SNOMED CT will be required by 2015 for bonuses under economic recovery law
The federal advisory panel on health IT standards has approved refined recommendations on how providers may electronically record a physician's observations to qualify for federal recovery bonuses.
The HIT Standards Committee endorsed recommendations to call for SNOMED CT for physician's clinical observations by 2015. In 2010, providers must use ICD-9 or SNOMED CT to qualify, and in 2013 they must use ICD-10 or SNOMED CT.
According to John Halamka, co-chairman of the Clinical Operation Workgroup, ICD-9 and ICD-10 were created for billing purposes and are not suitable in the long term for denoting physician observations in an electronic health record.
Halamka said he is pleased with the progress made since July, when the recommendations were initially approved.
"What we're going to see is more and more clarity and more restraint. Controversies are getting fewer and the glide path is clear," he said.
The recommendations, along with others the committee approved Thursday, will be used by the Centers for Medicare and Medicaid Services to develop the "meaningful use" regulation with which providers must comply to qualify for bonuses by 2011.
According to Jodi Daniel, director of the Office of Policy and Research in the Office of the National Coordinator for Health Information Technology (ONC), both the ONC and CMS will "strongly consider" the recommendations made by the HIT Standards Committee. In December, the ONC will issue a rule on certification and standards, while the CMS will issue a final rule on how providers can qualify for bonuses under the economic recovery law. The CMS will take comments after the rule is published, but is not bound to make any changes to the rule based on them, Daniel said.
"We will be looking very closely at the input from this committee," Daniel said. "We are expected to by our statute and we intend to give a lot of credibility to these groups. But I can't say whether the recommendations will or will not be identical to what you see here."
Daniel said vendors and providers who want to get a jump on preparations for meaningful use will have to make a business decision on whether to go forward with the recommendations made so far.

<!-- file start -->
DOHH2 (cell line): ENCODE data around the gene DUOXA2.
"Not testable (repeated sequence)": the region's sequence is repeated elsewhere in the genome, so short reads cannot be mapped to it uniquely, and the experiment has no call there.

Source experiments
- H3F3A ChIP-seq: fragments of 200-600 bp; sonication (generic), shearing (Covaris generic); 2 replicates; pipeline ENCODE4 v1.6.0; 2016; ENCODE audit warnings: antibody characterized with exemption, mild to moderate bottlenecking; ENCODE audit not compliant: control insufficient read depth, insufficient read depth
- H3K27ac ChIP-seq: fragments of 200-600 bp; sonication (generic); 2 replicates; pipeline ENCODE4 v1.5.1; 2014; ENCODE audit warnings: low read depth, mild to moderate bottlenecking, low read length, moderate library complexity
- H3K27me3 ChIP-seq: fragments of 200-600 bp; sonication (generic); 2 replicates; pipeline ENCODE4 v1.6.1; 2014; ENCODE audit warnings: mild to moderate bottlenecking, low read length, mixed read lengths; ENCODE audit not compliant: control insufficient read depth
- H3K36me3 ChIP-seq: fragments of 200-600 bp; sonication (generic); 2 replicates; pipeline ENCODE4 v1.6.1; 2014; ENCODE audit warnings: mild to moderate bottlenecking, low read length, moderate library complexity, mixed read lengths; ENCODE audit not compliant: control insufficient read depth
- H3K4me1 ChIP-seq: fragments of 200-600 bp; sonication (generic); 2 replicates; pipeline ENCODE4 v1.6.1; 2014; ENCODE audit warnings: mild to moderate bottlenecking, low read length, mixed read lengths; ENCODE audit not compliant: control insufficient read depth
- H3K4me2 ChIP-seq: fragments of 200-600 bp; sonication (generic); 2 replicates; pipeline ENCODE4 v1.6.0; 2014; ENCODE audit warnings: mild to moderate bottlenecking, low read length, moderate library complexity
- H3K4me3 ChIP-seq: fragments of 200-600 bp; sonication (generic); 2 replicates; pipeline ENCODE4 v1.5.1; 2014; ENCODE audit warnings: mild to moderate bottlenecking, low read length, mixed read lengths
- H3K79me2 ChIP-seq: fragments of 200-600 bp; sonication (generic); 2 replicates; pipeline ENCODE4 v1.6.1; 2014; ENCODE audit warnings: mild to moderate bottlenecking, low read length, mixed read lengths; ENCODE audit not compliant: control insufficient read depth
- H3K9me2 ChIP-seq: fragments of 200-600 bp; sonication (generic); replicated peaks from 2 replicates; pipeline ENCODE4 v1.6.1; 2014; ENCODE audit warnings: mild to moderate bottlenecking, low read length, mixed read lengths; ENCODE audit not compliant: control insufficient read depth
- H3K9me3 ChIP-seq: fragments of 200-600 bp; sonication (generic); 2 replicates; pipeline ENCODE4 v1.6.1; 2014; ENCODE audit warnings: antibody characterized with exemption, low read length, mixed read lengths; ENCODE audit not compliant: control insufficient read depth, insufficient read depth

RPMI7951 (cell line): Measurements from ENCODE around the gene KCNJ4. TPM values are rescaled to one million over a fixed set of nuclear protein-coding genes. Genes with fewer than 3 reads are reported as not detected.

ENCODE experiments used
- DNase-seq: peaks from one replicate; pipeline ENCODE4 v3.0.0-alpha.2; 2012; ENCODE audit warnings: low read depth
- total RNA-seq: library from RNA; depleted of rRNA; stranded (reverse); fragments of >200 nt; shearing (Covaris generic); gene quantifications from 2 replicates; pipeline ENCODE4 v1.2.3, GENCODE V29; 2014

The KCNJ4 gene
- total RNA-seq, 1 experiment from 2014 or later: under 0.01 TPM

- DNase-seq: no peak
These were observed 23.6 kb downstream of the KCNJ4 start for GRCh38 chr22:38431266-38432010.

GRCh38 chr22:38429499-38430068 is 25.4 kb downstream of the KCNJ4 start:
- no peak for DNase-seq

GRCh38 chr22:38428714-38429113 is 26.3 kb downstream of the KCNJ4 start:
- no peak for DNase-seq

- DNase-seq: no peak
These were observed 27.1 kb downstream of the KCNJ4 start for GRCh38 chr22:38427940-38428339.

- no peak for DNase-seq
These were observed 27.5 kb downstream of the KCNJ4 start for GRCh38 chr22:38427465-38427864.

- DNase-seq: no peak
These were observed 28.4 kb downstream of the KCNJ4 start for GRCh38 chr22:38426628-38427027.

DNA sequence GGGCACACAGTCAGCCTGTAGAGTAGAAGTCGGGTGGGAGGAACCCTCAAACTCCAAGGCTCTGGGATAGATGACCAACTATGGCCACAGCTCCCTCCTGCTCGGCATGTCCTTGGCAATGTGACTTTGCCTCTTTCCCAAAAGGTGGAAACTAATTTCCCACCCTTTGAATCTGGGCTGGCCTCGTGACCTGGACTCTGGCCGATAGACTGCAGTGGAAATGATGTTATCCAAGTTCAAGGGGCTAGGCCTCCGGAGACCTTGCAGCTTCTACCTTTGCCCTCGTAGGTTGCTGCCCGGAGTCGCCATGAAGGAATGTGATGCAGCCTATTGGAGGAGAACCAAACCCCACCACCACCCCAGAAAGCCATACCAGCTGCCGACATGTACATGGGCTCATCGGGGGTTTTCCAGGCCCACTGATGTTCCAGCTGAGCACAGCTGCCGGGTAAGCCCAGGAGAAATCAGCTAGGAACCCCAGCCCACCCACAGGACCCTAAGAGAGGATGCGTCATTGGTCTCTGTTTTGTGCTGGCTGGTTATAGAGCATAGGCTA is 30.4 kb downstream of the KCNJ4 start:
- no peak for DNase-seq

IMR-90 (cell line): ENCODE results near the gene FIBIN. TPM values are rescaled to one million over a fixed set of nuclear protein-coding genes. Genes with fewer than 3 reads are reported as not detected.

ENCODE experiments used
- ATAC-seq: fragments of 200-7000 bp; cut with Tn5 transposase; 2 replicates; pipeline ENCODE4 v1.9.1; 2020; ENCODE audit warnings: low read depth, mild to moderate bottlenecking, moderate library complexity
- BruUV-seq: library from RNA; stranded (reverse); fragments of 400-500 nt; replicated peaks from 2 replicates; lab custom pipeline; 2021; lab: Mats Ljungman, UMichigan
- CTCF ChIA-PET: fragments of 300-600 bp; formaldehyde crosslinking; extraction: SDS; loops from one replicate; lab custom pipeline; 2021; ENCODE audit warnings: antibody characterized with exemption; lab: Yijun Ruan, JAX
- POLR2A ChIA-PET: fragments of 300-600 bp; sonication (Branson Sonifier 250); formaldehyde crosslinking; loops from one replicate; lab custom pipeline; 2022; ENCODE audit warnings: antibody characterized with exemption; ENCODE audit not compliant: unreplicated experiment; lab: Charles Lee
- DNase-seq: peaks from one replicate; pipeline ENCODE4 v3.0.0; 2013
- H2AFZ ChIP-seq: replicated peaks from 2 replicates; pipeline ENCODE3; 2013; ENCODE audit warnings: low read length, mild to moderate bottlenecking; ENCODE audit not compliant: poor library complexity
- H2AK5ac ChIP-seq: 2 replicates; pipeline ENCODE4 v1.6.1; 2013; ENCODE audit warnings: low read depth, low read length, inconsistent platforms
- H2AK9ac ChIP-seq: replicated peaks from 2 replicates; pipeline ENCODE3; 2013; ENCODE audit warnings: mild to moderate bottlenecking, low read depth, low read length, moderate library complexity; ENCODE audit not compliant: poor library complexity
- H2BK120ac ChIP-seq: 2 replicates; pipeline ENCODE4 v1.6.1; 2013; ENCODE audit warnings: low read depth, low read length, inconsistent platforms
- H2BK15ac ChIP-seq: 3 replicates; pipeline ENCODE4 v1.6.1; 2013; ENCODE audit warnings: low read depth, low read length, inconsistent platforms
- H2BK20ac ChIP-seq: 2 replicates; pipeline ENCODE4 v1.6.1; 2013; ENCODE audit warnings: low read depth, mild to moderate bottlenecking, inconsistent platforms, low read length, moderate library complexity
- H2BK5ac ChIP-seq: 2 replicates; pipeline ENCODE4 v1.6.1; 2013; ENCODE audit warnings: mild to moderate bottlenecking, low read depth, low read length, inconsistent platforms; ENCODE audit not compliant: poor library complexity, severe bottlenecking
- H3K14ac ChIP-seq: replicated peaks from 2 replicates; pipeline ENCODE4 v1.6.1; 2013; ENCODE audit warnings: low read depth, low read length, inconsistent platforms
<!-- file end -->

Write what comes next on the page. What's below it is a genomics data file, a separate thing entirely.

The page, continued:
The standards committee also endorsed updates to the 30 performance measures approved July 21 by its Clinical Quality Workgroup. Those include 23 National Quality Forum measures already used by providers, but which will be retooled for electronic health records, and seven measures that include ways to collect data for public health surveillance, patient access to educational resources and percentage of orders entered through computerized physician order entry (CPOE).
According to Janet Corrigan, co-chairwoman of the Clinical Quality workgroup, the measures will start in 2011 and gradually become more complex by 2015 as CMS pays out bonuses during that period.
The Privacy and Security Workgroup updated its July 21 recommendations on how providers should comply with HIPAA standards for an electronic health record. Recommendations advise providers to conduct a security and privacy risk assessment. Providers should also implement procedures necessary for use with electronic health records. Security both within an organization and outside an organization must be secure for data transfer.
Organizations should periodically review the audit trails of their electronic health records. Other recommendations included screenlocking capabilities and encryption of all personal health information transmissions, with special consideration given to wireless networks.